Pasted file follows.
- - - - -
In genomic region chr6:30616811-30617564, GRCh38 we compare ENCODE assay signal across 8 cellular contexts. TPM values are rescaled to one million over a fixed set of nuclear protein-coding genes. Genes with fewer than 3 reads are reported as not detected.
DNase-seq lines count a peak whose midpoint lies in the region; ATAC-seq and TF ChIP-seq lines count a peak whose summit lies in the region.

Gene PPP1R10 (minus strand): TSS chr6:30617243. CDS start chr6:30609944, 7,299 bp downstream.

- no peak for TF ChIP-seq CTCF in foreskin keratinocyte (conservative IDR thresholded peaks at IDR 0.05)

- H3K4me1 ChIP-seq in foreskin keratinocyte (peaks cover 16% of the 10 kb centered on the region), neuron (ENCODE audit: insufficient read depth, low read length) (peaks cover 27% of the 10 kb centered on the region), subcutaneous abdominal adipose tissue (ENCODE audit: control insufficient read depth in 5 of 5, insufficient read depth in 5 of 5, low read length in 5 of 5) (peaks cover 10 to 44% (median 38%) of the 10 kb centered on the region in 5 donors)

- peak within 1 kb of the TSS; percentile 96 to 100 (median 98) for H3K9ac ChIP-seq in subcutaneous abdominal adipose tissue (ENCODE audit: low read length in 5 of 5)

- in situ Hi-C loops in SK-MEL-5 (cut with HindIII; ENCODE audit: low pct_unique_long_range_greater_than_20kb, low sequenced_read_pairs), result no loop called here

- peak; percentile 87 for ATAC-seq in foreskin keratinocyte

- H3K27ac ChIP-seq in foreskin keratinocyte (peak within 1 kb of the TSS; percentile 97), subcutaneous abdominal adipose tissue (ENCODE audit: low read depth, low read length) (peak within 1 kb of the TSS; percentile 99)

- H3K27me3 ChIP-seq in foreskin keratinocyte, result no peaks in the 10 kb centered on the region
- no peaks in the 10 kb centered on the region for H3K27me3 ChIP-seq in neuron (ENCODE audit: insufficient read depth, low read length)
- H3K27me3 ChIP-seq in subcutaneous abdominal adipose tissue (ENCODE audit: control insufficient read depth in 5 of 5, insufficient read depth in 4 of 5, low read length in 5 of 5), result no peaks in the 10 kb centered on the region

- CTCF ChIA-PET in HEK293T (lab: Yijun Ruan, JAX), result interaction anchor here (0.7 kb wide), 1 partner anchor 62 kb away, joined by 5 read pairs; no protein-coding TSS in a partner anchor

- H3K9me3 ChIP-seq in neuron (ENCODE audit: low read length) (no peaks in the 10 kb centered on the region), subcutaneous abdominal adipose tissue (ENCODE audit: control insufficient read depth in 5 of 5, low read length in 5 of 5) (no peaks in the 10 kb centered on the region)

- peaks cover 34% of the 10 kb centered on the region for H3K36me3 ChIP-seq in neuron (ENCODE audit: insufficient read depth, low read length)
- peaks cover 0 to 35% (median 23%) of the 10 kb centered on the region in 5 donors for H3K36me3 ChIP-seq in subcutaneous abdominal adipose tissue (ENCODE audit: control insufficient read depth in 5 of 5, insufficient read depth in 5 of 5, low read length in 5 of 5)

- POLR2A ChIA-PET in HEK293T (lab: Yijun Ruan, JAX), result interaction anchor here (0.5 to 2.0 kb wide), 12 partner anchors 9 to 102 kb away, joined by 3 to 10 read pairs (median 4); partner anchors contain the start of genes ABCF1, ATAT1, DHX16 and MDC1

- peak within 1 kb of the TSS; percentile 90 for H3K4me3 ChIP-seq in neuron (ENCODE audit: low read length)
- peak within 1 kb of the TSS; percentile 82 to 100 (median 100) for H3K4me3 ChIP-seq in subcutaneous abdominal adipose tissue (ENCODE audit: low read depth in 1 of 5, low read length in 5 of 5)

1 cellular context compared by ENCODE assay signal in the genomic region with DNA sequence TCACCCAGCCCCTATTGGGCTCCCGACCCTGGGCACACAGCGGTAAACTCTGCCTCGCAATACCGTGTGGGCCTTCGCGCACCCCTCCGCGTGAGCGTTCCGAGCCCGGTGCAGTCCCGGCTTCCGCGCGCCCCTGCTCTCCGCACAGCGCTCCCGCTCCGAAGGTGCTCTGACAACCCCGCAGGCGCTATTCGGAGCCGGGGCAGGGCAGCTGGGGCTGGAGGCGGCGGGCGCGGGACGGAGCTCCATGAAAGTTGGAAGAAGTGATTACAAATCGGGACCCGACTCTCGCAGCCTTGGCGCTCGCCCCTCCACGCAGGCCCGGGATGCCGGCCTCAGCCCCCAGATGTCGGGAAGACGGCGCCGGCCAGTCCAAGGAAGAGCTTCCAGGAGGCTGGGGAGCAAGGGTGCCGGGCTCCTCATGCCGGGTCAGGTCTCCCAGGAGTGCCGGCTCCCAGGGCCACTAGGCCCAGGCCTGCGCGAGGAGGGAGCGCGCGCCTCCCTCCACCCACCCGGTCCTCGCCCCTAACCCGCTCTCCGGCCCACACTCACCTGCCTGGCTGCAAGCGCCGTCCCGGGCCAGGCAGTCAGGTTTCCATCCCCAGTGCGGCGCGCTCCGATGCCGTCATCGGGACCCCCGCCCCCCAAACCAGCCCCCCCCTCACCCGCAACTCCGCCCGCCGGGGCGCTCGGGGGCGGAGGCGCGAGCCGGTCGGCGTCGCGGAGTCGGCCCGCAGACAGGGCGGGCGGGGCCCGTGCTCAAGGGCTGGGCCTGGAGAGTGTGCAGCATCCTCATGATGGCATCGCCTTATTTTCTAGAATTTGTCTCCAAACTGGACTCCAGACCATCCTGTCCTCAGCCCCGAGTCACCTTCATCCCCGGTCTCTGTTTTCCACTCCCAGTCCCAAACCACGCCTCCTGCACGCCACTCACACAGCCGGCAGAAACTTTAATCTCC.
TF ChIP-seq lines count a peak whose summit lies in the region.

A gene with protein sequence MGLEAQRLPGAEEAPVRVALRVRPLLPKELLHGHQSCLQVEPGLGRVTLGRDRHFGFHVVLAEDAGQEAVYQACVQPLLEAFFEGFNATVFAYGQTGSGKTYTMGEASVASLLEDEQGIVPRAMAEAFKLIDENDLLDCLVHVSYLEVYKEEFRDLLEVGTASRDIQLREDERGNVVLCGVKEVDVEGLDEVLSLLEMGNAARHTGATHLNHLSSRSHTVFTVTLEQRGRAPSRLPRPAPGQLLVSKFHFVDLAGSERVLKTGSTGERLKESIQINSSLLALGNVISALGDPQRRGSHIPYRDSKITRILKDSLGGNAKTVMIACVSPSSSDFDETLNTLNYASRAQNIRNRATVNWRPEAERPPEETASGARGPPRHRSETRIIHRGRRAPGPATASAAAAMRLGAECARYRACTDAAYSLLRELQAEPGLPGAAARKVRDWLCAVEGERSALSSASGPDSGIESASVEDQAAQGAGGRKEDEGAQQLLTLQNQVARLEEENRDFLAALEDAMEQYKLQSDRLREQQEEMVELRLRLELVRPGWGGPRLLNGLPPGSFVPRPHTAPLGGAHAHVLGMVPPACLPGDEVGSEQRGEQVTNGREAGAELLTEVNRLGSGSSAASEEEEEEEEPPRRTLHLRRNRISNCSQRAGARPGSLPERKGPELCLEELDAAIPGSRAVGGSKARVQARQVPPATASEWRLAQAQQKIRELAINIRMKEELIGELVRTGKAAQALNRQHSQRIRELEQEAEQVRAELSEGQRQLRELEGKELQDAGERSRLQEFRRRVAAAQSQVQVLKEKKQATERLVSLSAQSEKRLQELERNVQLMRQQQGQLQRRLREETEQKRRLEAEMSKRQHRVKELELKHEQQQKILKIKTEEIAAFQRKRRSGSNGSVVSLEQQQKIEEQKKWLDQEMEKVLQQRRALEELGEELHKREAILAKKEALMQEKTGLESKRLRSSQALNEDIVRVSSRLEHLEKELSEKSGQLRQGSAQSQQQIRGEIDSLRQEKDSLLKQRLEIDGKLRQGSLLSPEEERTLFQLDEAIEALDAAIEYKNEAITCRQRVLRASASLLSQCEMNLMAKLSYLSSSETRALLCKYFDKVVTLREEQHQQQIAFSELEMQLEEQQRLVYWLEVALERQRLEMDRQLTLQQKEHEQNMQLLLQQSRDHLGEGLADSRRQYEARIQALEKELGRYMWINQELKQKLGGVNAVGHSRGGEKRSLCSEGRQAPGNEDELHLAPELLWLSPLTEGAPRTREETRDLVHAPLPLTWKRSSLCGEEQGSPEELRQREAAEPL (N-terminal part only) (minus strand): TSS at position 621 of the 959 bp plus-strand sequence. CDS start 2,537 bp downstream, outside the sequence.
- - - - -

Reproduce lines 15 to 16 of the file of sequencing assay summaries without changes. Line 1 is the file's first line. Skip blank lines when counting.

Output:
- peaks cover 34% of the 10 kb centered on the region for H3K36me3 ChIP-seq in neuron (ENCODE audit: insufficient read depth, low read length)
- peaks cover 0 to 35% (median 23%) of the 10 kb centered on the region in 5 donors for H3K36me3 ChIP-seq in subcutaneous abdominal adipose tissue (ENCODE audit: control insufficient read depth in 5 of 5, insufficient read depth in 5 of 5, low read length in 5 of 5)